North of Dallas, the great plains of Oklahoma are flattened by the sheer weight of the vast blue skies above. Norman, a small college town bisected by a busy interstate, is home to the University of Oklahoma.
Truck stops, an Outback Steakhouse and an International House of Pancakes flank the interstate. My misguided attempt to order a healthy meal at the Waffle House results in a plate of hash browns covered in hamburger mince and ketchup. Breakfast of Champions.
A few blocks east of the interstate, the only sign that there’s a Waffle House in town is my acid reflux.The highway quickly gives way to leafy backstreets and the pleasant, sprawling University of Oklahoma campus, home to the Fred Jones Jr. Museum of Art.
The museum is named after a college football player who died in a plane crash in his senior year. It’s a small, strikingly modern building with a rich collection of American art. Founded in 1915, under the directorship of Dr. Oscar Jacobson, the museum built up a three thousand piece collection over the next thirty years. It wasn’t until 1948 that the museum could rightly call itself by that name. The art was housed in ‘the attic, the basement…it was not a museum,’ says the Museum’s Curator of Collections, Gail Anderson.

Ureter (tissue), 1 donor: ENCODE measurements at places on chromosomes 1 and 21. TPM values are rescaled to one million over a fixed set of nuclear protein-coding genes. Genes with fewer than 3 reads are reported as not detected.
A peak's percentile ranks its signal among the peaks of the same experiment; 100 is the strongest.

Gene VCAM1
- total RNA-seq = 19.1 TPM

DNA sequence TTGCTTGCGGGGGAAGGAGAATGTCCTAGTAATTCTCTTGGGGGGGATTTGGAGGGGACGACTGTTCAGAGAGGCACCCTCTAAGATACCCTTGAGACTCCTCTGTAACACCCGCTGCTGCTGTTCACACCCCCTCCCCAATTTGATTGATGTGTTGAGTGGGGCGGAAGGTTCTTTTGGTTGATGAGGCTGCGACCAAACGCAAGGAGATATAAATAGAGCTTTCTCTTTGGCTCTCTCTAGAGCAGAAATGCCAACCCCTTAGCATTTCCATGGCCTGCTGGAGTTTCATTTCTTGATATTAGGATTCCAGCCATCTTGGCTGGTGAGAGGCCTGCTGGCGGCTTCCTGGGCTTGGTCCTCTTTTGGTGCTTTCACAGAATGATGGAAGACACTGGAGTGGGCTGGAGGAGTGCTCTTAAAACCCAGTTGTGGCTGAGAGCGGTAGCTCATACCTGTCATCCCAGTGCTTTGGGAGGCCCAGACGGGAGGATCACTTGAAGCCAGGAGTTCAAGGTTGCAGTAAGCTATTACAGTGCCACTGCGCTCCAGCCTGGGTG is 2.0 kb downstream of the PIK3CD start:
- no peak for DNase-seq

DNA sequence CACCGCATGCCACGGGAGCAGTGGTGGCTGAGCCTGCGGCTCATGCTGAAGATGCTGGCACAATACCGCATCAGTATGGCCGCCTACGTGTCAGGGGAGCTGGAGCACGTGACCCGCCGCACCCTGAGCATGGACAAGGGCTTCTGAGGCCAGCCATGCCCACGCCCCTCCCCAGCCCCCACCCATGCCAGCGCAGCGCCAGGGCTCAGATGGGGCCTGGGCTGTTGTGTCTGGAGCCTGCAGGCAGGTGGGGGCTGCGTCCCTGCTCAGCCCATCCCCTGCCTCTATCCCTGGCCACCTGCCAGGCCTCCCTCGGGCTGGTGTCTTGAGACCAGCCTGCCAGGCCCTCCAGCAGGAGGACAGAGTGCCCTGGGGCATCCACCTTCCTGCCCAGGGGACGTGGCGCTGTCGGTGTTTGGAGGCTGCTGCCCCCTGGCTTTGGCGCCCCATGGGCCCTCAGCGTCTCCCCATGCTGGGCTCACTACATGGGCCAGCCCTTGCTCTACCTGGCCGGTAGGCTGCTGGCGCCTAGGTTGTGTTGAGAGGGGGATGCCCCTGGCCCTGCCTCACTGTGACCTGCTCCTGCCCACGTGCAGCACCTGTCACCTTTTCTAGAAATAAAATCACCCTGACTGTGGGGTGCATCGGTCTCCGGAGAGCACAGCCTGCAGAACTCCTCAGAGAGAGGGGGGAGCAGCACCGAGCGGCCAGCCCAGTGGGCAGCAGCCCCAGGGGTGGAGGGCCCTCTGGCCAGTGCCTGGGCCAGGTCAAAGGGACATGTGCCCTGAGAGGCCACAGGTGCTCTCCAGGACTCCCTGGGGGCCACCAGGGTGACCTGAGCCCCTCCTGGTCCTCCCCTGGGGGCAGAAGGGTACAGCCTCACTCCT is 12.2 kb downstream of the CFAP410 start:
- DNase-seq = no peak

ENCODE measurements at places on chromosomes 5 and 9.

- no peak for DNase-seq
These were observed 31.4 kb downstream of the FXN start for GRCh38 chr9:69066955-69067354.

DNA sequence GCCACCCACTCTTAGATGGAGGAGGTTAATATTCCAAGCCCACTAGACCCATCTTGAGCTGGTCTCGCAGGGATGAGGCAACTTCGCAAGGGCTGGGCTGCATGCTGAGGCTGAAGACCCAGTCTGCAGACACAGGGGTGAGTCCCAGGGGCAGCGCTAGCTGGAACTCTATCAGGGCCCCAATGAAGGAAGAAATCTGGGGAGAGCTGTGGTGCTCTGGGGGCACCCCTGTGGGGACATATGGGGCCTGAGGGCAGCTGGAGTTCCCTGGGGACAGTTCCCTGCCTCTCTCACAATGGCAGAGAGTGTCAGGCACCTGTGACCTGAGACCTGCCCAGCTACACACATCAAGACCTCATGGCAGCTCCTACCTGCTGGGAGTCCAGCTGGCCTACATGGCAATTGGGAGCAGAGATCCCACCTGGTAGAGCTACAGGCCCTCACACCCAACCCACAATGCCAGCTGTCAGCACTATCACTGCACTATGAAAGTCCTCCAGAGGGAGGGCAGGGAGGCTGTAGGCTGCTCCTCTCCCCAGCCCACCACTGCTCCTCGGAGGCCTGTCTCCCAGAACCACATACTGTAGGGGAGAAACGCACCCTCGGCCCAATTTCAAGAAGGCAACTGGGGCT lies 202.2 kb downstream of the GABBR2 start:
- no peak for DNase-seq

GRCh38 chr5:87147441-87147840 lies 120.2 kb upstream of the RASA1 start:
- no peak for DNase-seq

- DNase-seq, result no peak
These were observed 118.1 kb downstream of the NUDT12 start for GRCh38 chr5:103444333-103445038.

Art as War Surplus
An act of postwar government folly saw Jacobson strike artistic gold in the form of Edward Hopper’s watercolor, ‘House in Provincetown’ (1930). With it came thirty-five other gems of contemporary American painting, transforming the University of Oklahoma’s art collection overnight.
In 1945, in the wake of World War II, the State Department organized a traveling exhibition of American art to Europe and Latin America. Called ‘Advancing American Art’, the exhibition was both a goodwill and a propaganda mission. J. Leroy Davidson, the man put in charge of the endeavor, purchased works of art for the exhibition at discount rates from the artists. The artists ‘figured they would make up for the little they were paid through the prestige to be derived from the exhibit.’ Anderson says that the decision to purchase the art seemed a sensible move at the time, as the intention was to leave most of the pictures overseas at American Embassies.
‘If that is art, I’m a Hottentot.’
– Harry Truman
Within the space of a year, Davidson had bought seventy-nine oil paintings for $49,912 and thirty-eight watercolors for $6,688. Forty-seven contemporary American artists were represented. ‘Advancing American Art’ premiered at the Metropolitan Museum of Art in New York in October, 1946. It then traveled to Paris, Prague and Latin America.